What happens if the victim, having been referred to the Home Office, receives a negative decision, either at the preliminary or final stage? The residence test compounds the problem already evident in LASPO, by excluding legal aid for a challenge to a negative decision - however flawed.
At present these decisions can be challenged, under a separate provision of LASPO. But the overarching residence test will preclude it. So the victim has no way of challenging a vital and often life-changing decision made by an agency - the Home Office - which is notorious for so often getting it wrong at first instance.
The Legal Aid Agency would expect lawyers to consider the alternative of running the case on a 'no win no fee' basis, i.e. a conditional fee arrangement whereby the costs of the challenge, if successful, will be paid by the Home Office. That might work in other types of case, but not for complex judicial reviews by a person without means - because the person is subject to the risk of punitive costs, and, in our experience, will be unable to obtain insurance to cover the risk.
This is because these types of cases, besides being legally complex with no guarantee of success, does not involve a claim for damages from which the insurance can be paid.
We do not know whether there will be similar restrictions on the provision of legal aid for compensation claims. In theory, there is a distinction between immigration and compensation cases (see note 1 below) in that access to legal aid is not dependant on a positive decision on the trafficking claim. In practice however, we expect the current restrictions on legal aid for compensation claims to be exacerbated by the residence test.
The same group of clients who will be prevented from challenging negative decisions on trafficking claims will also be prevented from obtaining advice about accommodation and support after a negative decision. The Salvation Army, which currently provides temporary accommodation to victims under a government contract, is prevented by that contract from continuing support after a negative decision.
There will be no legal aid to advise clients on alternative statutory sources of accommodation, and on challenging any refusal to provide it. This may lead to traumatised and vulnerable clients being rendered homeless and destitute, in breach of their human rights.
We expect similar difficulties with exceptional case funding - the catchall discretionary funding which can be applied for, if the case is out of scope of legal aid and the deprivation would breach the applicant's fundamental human or European Union rights. There has been some increase in flexibility as a result of recent legal challenges; but it remains a totally unsatisfactory substitute for an entitlement to legal aid for victims of trafficking.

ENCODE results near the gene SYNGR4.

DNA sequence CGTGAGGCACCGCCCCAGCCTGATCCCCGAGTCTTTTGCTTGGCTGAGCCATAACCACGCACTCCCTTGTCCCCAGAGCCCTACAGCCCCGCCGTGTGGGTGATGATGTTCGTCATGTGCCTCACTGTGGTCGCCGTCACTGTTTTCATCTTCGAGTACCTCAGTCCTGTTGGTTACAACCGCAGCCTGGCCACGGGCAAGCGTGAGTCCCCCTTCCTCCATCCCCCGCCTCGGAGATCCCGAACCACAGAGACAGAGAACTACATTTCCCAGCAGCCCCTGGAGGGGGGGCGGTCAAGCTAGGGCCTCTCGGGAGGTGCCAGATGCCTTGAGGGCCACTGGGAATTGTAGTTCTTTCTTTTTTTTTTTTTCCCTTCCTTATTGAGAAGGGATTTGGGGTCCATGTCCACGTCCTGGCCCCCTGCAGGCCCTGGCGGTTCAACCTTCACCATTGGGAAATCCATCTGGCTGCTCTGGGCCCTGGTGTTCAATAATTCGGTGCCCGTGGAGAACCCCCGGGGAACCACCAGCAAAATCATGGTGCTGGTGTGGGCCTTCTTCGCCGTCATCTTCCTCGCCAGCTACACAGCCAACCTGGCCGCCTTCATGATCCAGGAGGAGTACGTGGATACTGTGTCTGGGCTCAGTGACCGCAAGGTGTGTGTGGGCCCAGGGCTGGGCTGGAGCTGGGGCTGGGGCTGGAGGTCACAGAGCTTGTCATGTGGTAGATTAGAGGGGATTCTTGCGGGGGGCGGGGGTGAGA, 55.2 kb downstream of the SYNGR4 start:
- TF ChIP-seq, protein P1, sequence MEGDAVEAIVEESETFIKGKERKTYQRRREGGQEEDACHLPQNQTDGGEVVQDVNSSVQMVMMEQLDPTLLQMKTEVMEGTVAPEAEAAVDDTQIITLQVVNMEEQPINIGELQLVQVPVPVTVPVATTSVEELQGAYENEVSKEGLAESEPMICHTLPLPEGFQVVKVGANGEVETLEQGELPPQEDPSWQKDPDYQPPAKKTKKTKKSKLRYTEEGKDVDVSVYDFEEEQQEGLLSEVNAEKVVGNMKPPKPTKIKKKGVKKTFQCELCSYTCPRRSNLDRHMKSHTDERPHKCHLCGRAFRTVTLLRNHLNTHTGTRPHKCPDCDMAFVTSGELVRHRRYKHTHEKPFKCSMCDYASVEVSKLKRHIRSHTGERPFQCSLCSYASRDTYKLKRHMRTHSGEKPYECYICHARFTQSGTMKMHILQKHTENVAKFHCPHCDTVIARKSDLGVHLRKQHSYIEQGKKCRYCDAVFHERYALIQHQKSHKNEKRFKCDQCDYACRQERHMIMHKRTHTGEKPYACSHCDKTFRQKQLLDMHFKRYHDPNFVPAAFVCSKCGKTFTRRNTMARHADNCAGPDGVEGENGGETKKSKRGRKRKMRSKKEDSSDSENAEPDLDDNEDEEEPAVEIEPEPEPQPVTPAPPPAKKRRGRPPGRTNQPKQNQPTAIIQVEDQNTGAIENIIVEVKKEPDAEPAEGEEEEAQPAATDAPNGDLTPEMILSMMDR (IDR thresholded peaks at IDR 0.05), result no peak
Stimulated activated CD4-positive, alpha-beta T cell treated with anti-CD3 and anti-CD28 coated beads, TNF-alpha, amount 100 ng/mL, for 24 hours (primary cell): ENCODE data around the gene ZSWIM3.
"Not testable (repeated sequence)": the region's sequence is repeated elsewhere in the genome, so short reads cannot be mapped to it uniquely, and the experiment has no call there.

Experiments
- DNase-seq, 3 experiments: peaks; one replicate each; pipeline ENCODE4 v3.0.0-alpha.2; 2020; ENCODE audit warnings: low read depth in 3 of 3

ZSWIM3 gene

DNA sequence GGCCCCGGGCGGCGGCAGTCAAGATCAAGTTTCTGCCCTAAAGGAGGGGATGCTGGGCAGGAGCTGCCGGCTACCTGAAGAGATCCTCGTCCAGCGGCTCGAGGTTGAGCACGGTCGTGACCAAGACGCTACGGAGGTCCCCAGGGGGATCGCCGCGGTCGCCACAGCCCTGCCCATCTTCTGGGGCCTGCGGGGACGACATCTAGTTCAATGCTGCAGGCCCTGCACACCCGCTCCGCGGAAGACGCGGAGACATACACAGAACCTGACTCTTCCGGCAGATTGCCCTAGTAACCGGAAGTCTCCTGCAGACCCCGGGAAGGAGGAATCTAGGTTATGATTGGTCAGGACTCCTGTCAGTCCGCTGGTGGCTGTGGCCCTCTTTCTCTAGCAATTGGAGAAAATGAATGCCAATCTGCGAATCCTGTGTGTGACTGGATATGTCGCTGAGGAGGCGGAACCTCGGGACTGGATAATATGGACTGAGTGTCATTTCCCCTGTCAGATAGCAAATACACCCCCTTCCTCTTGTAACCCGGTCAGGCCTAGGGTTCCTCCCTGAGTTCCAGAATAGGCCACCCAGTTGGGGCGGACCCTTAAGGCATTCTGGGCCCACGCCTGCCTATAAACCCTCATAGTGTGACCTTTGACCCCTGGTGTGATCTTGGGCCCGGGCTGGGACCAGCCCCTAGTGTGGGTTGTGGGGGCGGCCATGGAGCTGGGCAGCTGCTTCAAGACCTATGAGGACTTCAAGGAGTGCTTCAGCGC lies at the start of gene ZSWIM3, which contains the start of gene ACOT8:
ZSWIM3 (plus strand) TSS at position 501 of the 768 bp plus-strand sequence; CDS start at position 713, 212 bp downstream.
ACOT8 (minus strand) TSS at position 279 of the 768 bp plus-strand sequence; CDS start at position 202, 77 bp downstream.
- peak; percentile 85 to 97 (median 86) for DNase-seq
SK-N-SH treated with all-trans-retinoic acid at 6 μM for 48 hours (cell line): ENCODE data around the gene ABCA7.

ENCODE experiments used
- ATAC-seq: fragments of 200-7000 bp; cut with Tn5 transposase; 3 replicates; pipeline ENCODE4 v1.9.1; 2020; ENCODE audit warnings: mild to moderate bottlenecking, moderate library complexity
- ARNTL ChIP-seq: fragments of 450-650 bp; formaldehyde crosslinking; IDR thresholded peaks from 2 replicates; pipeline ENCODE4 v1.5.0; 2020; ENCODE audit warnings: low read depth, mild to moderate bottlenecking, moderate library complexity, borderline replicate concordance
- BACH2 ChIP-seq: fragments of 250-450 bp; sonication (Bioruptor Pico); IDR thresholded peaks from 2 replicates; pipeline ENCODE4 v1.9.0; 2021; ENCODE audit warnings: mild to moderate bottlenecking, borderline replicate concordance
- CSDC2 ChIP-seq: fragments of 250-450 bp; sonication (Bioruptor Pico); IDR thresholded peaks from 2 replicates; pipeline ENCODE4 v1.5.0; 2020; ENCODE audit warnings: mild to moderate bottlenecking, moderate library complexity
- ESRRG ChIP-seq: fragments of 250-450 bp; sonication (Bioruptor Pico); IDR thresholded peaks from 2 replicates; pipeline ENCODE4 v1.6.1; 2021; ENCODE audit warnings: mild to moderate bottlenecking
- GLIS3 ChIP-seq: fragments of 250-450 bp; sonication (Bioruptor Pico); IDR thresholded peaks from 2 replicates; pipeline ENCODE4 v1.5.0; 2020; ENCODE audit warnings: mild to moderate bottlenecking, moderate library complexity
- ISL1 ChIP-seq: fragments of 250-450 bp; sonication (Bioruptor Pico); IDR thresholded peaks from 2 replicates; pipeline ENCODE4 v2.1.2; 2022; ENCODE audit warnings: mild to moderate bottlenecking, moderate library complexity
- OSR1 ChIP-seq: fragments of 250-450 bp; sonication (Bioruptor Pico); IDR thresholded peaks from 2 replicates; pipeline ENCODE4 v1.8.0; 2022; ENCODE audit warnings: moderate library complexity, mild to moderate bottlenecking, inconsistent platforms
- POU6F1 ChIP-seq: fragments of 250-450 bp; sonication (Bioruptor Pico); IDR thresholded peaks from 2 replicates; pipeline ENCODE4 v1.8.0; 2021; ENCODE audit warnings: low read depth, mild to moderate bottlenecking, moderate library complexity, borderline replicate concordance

In summary, the Lawful Residence Test compounds the problems caused by the drafting of Schedule 1 S.32(i) of LASPO. The concession to victims of trafficking is rendered ineffectual by imposing the requirement of a positive preliminary or final decision on trafficking by the Home Office as the gateway to legal aid. Thus the person in need of legal advice is deprived of it at precisely the points at which it is most needed, i.e. before they are referred to the UKBA and after any negative decision.
NOTE 1 EXTRACT LASPO
Victims of trafficking in human beings
32(1)Civil legal services provided to an individual in relation to an application by the individual for leave to enter, or to remain in, the United Kingdom where—
(a) there has been a conclusive determination that the individual is a victim of trafficking in human beings, or
(b) there are reasonable grounds to believe that the individual is such a victim and there has not been a conclusive determination that the individual is not such a victim.
(2 )Civil legal services provided in relation to a claim under employment law arising in connection with the exploitation of an individual who is a victim of trafficking in human beings, but only where—
(a) the services are provided to the individual, or
(b) the individual has died and the services are provided to the individual’s personal representative.
(3) Civil legal services provided in relation to a claim for damages arising in connection with the trafficking or exploitation of an individual who is a victim of trafficking in human beings